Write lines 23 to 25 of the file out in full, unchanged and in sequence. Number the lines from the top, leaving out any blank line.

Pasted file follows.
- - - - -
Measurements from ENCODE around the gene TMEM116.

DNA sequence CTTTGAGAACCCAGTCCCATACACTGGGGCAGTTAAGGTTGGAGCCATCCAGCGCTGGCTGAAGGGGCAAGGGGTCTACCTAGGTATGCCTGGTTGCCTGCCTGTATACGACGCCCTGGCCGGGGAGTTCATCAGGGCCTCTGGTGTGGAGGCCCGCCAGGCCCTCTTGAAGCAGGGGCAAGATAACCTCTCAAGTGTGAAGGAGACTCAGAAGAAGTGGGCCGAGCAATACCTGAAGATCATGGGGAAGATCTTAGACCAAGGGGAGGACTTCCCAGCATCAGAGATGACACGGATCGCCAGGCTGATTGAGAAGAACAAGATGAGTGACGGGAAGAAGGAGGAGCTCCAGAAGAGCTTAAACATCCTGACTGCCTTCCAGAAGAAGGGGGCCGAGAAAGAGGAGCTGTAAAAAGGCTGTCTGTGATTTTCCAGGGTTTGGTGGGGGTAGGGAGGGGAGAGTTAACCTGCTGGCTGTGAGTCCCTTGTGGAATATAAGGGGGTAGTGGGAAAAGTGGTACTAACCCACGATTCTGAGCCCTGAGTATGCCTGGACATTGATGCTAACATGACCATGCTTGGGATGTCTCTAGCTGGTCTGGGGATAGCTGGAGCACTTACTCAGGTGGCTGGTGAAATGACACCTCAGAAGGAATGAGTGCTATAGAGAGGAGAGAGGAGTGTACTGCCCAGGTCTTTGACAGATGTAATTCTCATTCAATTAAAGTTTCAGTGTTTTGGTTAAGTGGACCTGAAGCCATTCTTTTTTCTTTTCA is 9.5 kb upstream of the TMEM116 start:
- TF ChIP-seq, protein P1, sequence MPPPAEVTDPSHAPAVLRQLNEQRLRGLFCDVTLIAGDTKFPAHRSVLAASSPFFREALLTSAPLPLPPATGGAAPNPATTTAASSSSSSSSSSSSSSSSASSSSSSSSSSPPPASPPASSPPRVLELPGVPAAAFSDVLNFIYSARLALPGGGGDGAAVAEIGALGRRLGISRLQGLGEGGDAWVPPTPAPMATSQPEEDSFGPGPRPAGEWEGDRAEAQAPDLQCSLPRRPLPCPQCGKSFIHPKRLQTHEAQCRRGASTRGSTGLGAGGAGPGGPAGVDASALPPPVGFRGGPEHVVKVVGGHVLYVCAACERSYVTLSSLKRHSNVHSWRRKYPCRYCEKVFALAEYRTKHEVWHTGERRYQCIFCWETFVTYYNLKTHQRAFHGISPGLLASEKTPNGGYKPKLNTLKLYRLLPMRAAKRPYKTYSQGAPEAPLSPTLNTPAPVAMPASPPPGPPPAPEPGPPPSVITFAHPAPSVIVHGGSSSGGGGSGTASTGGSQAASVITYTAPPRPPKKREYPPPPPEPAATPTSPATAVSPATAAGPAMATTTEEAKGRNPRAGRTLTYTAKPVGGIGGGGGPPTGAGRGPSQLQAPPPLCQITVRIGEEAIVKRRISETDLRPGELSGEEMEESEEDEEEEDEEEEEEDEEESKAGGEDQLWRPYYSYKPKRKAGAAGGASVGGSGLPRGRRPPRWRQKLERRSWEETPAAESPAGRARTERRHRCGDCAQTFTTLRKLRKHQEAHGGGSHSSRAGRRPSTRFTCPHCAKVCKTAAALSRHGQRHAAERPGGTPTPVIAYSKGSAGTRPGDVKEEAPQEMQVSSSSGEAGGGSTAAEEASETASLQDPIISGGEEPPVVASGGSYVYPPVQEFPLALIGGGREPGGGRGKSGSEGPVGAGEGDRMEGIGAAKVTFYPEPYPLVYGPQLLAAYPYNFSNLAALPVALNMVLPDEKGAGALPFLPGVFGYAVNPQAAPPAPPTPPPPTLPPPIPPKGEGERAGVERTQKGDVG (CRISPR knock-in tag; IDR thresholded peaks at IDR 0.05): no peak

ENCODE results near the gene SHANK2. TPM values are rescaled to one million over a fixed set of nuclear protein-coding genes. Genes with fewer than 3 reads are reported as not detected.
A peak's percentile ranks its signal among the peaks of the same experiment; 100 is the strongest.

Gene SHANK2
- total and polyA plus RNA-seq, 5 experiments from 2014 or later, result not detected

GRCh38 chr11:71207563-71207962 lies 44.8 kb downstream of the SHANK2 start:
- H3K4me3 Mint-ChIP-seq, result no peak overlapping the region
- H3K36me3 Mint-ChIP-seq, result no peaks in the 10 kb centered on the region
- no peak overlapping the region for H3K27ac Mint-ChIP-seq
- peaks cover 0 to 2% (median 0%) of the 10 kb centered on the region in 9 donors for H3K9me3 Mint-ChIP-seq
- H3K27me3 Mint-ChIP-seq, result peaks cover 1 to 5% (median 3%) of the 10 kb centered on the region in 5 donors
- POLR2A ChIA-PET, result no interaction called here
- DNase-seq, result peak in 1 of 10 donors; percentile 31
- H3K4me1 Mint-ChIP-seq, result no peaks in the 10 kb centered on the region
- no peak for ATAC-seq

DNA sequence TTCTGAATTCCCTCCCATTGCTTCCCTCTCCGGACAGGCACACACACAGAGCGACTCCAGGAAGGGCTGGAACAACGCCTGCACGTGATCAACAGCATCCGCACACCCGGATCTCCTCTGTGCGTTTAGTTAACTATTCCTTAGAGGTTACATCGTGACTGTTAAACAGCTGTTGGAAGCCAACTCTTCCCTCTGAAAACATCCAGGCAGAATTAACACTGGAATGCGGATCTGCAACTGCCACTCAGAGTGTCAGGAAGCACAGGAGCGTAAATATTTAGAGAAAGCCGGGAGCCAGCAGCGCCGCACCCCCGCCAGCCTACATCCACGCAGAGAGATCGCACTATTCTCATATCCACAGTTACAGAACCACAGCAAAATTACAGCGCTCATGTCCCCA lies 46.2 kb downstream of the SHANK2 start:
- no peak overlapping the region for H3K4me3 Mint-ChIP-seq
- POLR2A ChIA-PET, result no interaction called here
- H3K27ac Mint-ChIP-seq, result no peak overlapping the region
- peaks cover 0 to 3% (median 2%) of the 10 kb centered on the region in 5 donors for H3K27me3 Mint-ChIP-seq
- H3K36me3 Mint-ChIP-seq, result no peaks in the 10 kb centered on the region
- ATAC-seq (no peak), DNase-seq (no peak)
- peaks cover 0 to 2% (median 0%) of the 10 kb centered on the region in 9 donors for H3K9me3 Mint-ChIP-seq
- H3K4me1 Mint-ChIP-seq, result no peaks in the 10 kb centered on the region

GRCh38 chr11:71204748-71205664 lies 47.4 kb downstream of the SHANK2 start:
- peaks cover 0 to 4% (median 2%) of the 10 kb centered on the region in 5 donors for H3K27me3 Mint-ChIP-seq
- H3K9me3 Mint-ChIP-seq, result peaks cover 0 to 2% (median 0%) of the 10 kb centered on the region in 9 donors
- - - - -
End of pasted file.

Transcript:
- H3K36me3 Mint-ChIP-seq, result no peaks in the 10 kb centered on the region
- ATAC-seq (no peak), DNase-seq (no peak)
- peaks cover 0 to 2% (median 0%) of the 10 kb centered on the region in 9 donors for H3K9me3 Mint-ChIP-seq